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In a speech at the National Farmers’ Union (NFU) virtual conference in February, Boris Johnson spoke of his desire for consumers to “buy more of our unparalleled British produce at home” as well as having food and drink producers “proudly selling more around the world”.
The prime minister is not the only one championing British produce both at home and abroad. New schemes to boost food and drink exports have emerged in the shadow of Brexit, while initiatives are encouraging local shopping closer to home, too, by shouting about the quality of British food and drink.
Scotland Food & Drink recently unveiled a new campaign and website, onthetable.scot, to celebrate Scottish produce and educate consumers about how their shopping habits can directly benefit the Scottish food and drink industry.
Research conducted by the group revealed an increase in people who have bought locally sourced food during the pandemic, with 14% of red meat buyers saying they had bought more local red meat since the start of the Covid-19 pandemic, and 17% of adults saying they bought more locally grown and sourced vegetables. But despite this, Scotland Food & Drink said many still aren’t aware of the huge range of Scottish produce available at local retailers, farmers’ markets and online.
“Scotland’s food and drink sector is underpinned by farmers, fishermen and food and drink producers with a passion for what they are producing matched by their talent and ambition,” said James Withers, chief executive of Scotland Food & Drink. “This is a fantastic opportunity for them to have their hard work and passion seen by consumers. Our industry has an amazing story to tell and this our chance to tell it.”
The past 12 months have been a struggle for many producers across the country. “Brexit – not to mention Covid – has played havoc with artisan food producers in Scotland,” Wendy Barrie, founder of the Scottish Food Guide, told Speciality Food. “With the restaurant trade in a state of flux for a year now, never was it more important to have several strings to your bow, one of which was Europe. Many of our members exported, and indeed not only to mainland Europe – Northern Ireland is now an issue too.”
With exports facing challenges, championing Scottish produce locally has become even more important, and Wendy said that independent fine food retailers play a vital role as one of the key networks for Scottish produce to reach customers. She aims to do the same with the Scottish Food Guide. “In this world dominated by large manufacturers, supermarkets and industrialised food production, I felt it was time to remind consumers of the differentiation – that not all food is the same and quality, and provenance brings so much to the table in terms of health and value for money, environment and rural economy, supporting independent, high-quality businesses.”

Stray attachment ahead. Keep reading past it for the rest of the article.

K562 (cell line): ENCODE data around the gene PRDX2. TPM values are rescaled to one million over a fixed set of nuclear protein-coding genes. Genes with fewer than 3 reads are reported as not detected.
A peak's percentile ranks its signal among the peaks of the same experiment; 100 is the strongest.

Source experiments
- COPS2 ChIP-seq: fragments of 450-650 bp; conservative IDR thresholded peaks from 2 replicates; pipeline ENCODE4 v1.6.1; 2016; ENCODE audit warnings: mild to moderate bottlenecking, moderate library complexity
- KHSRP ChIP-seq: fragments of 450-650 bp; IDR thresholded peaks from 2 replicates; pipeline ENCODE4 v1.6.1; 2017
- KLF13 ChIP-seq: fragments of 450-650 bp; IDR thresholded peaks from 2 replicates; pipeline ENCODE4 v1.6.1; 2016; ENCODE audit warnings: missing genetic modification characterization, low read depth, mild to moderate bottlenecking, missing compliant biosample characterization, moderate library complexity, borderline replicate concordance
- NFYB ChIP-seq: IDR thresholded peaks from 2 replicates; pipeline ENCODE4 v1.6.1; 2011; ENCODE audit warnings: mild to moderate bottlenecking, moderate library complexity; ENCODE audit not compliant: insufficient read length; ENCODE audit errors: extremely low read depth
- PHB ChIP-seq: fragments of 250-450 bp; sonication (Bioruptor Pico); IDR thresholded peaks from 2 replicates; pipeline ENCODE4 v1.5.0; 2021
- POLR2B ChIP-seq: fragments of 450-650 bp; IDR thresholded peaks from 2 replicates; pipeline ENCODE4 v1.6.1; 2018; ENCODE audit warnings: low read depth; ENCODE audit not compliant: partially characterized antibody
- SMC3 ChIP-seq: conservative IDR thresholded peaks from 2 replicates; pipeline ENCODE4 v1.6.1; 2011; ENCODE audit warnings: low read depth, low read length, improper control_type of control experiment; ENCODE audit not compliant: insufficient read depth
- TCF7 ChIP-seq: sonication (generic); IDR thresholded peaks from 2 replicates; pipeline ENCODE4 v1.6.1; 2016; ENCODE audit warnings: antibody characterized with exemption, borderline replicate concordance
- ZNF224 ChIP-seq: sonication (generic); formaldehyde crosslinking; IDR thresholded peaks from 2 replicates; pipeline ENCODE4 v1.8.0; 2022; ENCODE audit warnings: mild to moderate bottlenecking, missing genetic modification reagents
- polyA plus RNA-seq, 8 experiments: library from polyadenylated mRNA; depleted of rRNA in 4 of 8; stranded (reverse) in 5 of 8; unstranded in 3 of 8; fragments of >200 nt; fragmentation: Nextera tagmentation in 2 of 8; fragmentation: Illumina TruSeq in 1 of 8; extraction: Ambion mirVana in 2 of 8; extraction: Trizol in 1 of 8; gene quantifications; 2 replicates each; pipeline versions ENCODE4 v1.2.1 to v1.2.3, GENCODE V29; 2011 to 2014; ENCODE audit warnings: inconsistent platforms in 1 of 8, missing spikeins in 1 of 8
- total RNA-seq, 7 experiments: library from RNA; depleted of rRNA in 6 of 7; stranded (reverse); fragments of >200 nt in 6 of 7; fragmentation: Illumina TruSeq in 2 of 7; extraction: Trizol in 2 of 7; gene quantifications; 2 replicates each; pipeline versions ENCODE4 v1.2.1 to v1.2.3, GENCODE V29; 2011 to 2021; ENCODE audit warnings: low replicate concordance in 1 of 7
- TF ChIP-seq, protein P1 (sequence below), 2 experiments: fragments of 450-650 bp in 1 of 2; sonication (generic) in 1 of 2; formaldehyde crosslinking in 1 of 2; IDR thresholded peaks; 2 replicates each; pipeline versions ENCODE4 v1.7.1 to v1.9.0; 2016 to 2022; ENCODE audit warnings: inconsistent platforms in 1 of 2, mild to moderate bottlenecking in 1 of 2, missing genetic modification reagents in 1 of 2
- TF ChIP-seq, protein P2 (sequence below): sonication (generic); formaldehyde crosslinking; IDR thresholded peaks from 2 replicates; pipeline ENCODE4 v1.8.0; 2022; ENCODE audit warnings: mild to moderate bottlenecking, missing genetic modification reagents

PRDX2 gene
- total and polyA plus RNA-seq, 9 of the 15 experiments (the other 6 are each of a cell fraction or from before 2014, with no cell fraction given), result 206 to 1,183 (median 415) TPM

New campaigns are also looking to champion British heritage beyond the country’s borders. In Wales, Food Innovation Wales created the Welsh Food and Drink Directory to promote food and drink manufacturers’ products to buyers both in the UK and abroad by raising awareness of Welsh products.
Listings in the online directory are free, and more than 600 companies have already signed up. Professor David Lloyd, director of Food Innovation Wales and ZERO2FIVE Food Industry Centre at Cardiff Met University, said showcasing Welsh products to “as far-reaching an audience as possible” was important in light of Brexit and the growth of e-commerce.
“The directory helps raise the profile of innovative Welsh food and drink products both locally, nationally and internationally,” he said.
Elsewhere, Liz Truss, secretary of state for international trade, announced a partnership approach with a new export campaign. Speaking at the NFU Live Conference, she said, “Our farmers need access to new markets around the world. We know that exporting supports higher pay and more productive jobs, but at the moment only one in five of our food manufacturers export.
“We want to unleash the potential of many more businesses, which is why we are today announcing the “Open Doors” export campaign for British food and drink.” The government will work with the NFU, AHDB and Food and Drink Federation to deliver tailored support for farmers and food producers, such as masterclasses and mentoring.
Although the past year has brought huge challenges for the food and drink sector, with Brexit and Covid-19, support for British farmers and food retailers is at an all-time high. By championing local produce, retailers have an opportunity to give producers a boost when they need it most.